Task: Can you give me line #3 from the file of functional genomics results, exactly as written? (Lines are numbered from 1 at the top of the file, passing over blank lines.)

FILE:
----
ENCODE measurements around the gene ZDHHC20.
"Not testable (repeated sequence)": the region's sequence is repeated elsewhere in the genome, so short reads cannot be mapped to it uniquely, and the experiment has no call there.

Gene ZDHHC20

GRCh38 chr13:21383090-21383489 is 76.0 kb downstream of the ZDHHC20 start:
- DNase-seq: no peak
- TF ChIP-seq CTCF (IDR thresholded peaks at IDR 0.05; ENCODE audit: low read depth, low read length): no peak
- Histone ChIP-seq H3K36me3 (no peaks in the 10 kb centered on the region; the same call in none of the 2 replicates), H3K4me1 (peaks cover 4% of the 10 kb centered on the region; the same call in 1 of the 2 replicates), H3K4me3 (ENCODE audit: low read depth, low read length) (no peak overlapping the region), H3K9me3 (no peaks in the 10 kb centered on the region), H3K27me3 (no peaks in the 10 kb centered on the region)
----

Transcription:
Gene ZDHHC20